Several working groups at the current Synod on the Family are questioning the utility of the method for an “ecclesial document”, according to press reports.
Here’s what the reports say, according to George Weigel writing at Catholic News Live:
⇒ While many groups praised the “See-Judge-Act” methodology that seems to have framed the ordering of the Instrumentum Laboris, many of the circuli questioned whether this ordering of things was appropriate to the Synod’s final report, or indeed to a truly ecclesial document. “See-Judge-Act” was the motto and method of the Jeunesse ouvriére chretienne [Young Christian Worker] movement, founded in Belgium in the early 20th century by Fr Joseph Cardijn, whom Paul VI created a cardinal in 1965. The method had a considerable influence throughout the world Church, and especially in Latin America, as a way of analyzing social situations (“See”) in light of the Church’s social doctrine (“Judge”) in order to determine appropriate pastoral, social, cultural, and political initiatives (“Act”). There was no questioning of its value in those circumstances. But several groups questioned its utility as the framework for an ecclesial document that, in their judgment, ought not begin with sociology (and, according to one group, less-than-adequate sociology at that), but with Revelation, including Scripture.
The members of those groups may or may not be surprised to know that the same argument has been going on for more than a century now, since at least the 1880s when the chaplains of the newly formed Association catholique de la jeunesse française (ACJF) banned the sociological methods of Frédéric Le Play, preferring their own doctrinally based approach summarised in the formula “piété, étude, action” or “prayer, study, action”.
During the 1890s, it was the Sillon movement created by Marc Sangnier, who transformed Le Play’s method into what they called their “method of democratic education”, which was inspired by the virtue ethics of the philosopher Léon Ollé-Laprune. See my article on the Sillon here.
In turn, Cardijn transformed this into what has since become known as the see-judge-act method. And it was a battle to have that accepted as well.
The same issue arose at the First World Congress on Lay Apostolate in 1951, where Cardijn and the specialised Catholic Action movements succeeded in having the method adopted. It was during this Congress that Cardijn gave his famous speech on The world today and the lay apostolate.
And the same battle had to be fought again at the Second Congress in 1957, where Gerard Philips was successful in insisting on a doctrinal approach. Nevertheless, congress participants ensured that the final report followed a see-judge-act framework.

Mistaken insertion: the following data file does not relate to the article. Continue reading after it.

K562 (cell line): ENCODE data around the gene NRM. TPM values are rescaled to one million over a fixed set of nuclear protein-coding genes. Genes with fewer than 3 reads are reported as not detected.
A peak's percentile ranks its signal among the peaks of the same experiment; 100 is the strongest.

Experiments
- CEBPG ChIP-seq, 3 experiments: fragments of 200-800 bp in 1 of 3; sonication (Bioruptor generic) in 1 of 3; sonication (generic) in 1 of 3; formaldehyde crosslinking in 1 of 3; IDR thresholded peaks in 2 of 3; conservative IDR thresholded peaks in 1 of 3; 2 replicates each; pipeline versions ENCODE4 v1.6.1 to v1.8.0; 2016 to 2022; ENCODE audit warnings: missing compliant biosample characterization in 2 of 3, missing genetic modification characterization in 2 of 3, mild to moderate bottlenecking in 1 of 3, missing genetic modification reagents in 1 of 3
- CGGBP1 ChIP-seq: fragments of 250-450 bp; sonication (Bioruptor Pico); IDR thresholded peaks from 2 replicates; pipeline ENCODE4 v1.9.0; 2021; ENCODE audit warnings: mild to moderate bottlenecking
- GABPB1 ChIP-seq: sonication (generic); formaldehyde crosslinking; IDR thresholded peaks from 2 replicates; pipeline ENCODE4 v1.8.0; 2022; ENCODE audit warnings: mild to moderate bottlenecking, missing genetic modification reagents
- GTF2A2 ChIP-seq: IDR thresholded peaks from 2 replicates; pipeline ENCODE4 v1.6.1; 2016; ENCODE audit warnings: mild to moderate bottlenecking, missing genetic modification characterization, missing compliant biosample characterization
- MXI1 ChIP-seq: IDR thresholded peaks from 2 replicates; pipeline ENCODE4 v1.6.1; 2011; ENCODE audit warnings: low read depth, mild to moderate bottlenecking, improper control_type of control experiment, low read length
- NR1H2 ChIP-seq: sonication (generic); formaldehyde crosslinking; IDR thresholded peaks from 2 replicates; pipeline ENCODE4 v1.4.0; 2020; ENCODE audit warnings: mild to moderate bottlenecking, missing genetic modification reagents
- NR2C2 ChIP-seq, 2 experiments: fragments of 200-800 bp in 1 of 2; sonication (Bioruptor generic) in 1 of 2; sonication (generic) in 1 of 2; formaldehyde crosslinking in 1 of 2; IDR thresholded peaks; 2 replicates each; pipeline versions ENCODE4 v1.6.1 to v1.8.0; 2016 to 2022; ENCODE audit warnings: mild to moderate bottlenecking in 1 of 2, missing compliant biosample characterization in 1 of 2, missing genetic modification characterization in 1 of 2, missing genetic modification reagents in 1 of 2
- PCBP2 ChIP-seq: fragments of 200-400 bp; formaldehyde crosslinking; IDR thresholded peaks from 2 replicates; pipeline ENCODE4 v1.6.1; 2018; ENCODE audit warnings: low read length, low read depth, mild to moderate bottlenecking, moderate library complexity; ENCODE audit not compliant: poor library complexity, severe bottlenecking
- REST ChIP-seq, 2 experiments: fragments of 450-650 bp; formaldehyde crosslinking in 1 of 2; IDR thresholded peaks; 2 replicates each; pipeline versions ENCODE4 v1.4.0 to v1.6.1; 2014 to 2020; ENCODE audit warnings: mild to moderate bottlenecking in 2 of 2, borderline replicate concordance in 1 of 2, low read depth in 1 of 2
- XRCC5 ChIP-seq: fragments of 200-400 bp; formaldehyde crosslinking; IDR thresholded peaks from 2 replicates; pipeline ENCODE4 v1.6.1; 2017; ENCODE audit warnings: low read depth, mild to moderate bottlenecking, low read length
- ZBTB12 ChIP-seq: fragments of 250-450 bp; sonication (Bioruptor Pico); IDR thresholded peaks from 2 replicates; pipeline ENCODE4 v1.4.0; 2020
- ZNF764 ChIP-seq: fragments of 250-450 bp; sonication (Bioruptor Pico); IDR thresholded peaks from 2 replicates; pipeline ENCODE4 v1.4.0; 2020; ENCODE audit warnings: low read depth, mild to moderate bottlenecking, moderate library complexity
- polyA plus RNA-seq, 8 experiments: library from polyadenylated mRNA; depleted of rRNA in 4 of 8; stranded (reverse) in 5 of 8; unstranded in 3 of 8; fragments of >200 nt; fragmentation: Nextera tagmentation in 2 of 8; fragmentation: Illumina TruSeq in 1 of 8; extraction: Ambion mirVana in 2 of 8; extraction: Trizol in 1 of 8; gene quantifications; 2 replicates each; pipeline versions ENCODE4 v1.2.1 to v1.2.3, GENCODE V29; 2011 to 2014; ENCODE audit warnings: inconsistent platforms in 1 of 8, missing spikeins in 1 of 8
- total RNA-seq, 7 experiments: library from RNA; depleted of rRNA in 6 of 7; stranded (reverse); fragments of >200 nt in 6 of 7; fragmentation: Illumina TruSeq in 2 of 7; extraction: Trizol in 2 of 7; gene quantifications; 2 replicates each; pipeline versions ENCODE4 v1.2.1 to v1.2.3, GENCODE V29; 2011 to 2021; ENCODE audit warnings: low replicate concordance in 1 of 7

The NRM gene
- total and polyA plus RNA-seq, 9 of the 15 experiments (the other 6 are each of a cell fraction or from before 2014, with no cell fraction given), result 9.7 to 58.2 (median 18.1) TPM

Same story at Vatican II, where it was Cardinal Suenens, a partisan of the old prayer, study, action approach, who manoeuvred himself into control of the drafting of what was to become Gaudium et spes. This is why the drafting of Gaudium et spes started off with a doctrinal approach.
But it was the jocist bishops, including particularly the Latin Americans including Larrain from Chile, Camara from Brazil and others as well as the French, Canadian, and other Belgian bishops who gradually turned it around so that in October 1964 the see-judge-act was formally adopted for the drafting of the final version, under the direction of Mgr Pierre Haubtmann, a French JOC and ACO (Christian Worker movement) chaplain. Here is the story of that decision.
See the above photo, which indicates that the work of each sub-commission working on Gaudium et spes should:
- Start from the facts
- Offer a Christian judgement in the light of the Gospel and the Catholic tradition, from the Fathers of the Church to the contemporary magisterium
- Indicate concrete action orientations (pastoral aspect).
Thus, the sub-commission on the family drafted their report following this method. And their report is what became Part II, Chapter I of Gaudium et spes “Fostering the nobility of marriage and the family“. Read it here.
The same argument re-surfaced at the meeting of the Latin American bishops at Aparecida in Brazil in 2007, where Cardinal Bergoglio was instrumental in ensuring that the see-judge-act approach was maintained. See here and here.
And of course Pope Francis used the see-judge-act in Laudato Si in May this year.
It does make you wonder though: why are BISHOPS who are supposed to be upholders of the whole teaching of the Church still debating this?